The Thousand Dollar Dinner: America’s First Great Cookery Challenge

Becky Libourel Diamond. Westholme, $26 (272p) ISBN 978-1-59416-231-2
Diamond, a journalist and research historian (Mrs. Goodfellow: The Story of America’s First Cooking School) specializes in reconstructing 18th- and 19th-century American recipes. This richly detailed chronicle showcases the fantastic dining experience concocted in 1851 by Philadelphia chef James W. Parkinson in response to a challenge from 15 wealthy New Yorkers who claimed their city produced the best meals. Parkinson, an early advocate of American foods, devised a 17-course banquet (including wines) that took more than 11 hours to consume. Diamond dishes out more than the menu of this remarkable meal, deconstructing each course with details of the class mores, cultural habits, and food preferences of elite 19th-century Americans. Diamond adds another layer of richness to her account by weaving in the history of the various foods and the array of utensils, touching on soup’s 5,000-year-old history and heralding “the invention of leak-free containers which could withstand boiling over an open fire.” This tale of a Gilded Age mega-meal will delight culinary historians and anyone wanting a peek at over-the-top consumption. (Oct.)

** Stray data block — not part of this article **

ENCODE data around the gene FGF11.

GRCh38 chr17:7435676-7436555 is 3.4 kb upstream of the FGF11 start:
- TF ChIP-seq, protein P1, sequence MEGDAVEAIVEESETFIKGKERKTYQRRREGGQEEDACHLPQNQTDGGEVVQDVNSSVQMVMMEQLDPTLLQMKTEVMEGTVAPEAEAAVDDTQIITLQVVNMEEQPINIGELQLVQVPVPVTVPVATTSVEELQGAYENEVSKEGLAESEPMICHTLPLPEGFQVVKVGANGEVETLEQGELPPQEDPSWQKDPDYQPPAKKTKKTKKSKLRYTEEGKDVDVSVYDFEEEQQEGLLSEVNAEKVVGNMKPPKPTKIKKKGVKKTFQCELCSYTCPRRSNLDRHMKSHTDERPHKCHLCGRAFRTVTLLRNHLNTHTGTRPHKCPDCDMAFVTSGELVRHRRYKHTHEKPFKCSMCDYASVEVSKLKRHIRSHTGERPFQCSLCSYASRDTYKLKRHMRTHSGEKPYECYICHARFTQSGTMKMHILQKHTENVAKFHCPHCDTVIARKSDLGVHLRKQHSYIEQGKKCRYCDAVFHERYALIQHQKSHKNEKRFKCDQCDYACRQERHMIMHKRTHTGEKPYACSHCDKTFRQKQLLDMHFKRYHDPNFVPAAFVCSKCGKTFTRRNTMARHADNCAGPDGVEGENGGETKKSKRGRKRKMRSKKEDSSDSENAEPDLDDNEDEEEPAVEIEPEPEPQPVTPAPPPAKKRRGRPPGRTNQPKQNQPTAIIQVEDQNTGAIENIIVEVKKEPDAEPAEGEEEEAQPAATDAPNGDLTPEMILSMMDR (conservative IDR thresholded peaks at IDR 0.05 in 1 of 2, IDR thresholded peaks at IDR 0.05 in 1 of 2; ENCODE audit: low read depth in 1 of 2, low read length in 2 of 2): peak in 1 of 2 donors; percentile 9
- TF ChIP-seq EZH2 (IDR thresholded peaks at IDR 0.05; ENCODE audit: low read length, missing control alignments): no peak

Reviewed on: 08/31/2015
Release date: 10/01/2015
Paperback - 272 pages - 978-1-59416-260-2
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